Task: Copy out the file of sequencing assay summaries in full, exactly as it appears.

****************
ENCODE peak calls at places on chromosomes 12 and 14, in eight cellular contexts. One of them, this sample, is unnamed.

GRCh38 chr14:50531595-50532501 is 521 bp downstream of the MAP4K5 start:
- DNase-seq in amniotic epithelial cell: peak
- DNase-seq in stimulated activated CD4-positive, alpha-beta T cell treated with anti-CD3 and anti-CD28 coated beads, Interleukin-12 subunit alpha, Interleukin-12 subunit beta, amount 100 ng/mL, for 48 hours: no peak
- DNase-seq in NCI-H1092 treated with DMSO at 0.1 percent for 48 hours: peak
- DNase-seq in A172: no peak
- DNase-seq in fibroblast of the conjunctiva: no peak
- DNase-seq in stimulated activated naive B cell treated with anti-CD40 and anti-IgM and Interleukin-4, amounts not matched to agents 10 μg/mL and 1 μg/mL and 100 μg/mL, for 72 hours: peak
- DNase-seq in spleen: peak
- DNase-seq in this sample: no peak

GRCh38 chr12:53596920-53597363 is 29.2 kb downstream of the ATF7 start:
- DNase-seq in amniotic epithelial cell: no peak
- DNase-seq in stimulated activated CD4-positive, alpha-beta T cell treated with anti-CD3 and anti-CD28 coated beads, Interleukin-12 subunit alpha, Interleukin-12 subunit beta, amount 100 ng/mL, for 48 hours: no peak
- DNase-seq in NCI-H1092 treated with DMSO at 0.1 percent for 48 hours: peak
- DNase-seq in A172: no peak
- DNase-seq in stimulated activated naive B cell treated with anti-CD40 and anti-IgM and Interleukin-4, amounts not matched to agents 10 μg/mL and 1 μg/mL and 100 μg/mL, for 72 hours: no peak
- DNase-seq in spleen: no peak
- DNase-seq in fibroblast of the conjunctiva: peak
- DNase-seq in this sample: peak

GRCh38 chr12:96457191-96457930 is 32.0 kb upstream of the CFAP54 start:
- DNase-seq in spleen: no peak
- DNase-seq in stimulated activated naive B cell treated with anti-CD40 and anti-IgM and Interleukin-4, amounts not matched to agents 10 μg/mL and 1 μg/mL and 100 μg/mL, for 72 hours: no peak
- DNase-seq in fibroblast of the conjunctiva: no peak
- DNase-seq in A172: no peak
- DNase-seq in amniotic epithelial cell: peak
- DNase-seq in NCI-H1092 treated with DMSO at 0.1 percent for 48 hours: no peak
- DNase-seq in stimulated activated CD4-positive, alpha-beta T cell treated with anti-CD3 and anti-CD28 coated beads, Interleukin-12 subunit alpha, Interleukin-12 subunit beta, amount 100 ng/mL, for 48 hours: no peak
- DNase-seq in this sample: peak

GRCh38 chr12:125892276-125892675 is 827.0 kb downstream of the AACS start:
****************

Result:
ENCODE peak calls at places on chromosomes 12 and 14, in eight cellular contexts. One of them, this sample, is unnamed.

GRCh38 chr14:50531595-50532501 is 521 bp downstream of the MAP4K5 start:
- DNase-seq in amniotic epithelial cell: peak
- DNase-seq in stimulated activated CD4-positive, alpha-beta T cell treated with anti-CD3 and anti-CD28 coated beads, Interleukin-12 subunit alpha, Interleukin-12 subunit beta, amount 100 ng/mL, for 48 hours: no peak
- DNase-seq in NCI-H1092 treated with DMSO at 0.1 percent for 48 hours: peak
- DNase-seq in A172: no peak
- DNase-seq in fibroblast of the conjunctiva: no peak
- DNase-seq in stimulated activated naive B cell treated with anti-CD40 and anti-IgM and Interleukin-4, amounts not matched to agents 10 μg/mL and 1 μg/mL and 100 μg/mL, for 72 hours: peak
- DNase-seq in spleen: peak
- DNase-seq in this sample: no peak

GRCh38 chr12:53596920-53597363 is 29.2 kb downstream of the ATF7 start:
- DNase-seq in amniotic epithelial cell: no peak
- DNase-seq in stimulated activated CD4-positive, alpha-beta T cell treated with anti-CD3 and anti-CD28 coated beads, Interleukin-12 subunit alpha, Interleukin-12 subunit beta, amount 100 ng/mL, for 48 hours: no peak
- DNase-seq in NCI-H1092 treated with DMSO at 0.1 percent for 48 hours: peak
- DNase-seq in A172: no peak
- DNase-seq in stimulated activated naive B cell treated with anti-CD40 and anti-IgM and Interleukin-4, amounts not matched to agents 10 μg/mL and 1 μg/mL and 100 μg/mL, for 72 hours: no peak
- DNase-seq in spleen: no peak
- DNase-seq in fibroblast of the conjunctiva: peak
- DNase-seq in this sample: peak

GRCh38 chr12:96457191-96457930 is 32.0 kb upstream of the CFAP54 start:
- DNase-seq in spleen: no peak
- DNase-seq in stimulated activated naive B cell treated with anti-CD40 and anti-IgM and Interleukin-4, amounts not matched to agents 10 μg/mL and 1 μg/mL and 100 μg/mL, for 72 hours: no peak
- DNase-seq in fibroblast of the conjunctiva: no peak
- DNase-seq in A172: no peak
- DNase-seq in amniotic epithelial cell: peak
- DNase-seq in NCI-H1092 treated with DMSO at 0.1 percent for 48 hours: no peak
- DNase-seq in stimulated activated CD4-positive, alpha-beta T cell treated with anti-CD3 and anti-CD28 coated beads, Interleukin-12 subunit alpha, Interleukin-12 subunit beta, amount 100 ng/mL, for 48 hours: no peak
- DNase-seq in this sample: peak

GRCh38 chr12:125892276-125892675 is 827.0 kb downstream of the AACS start: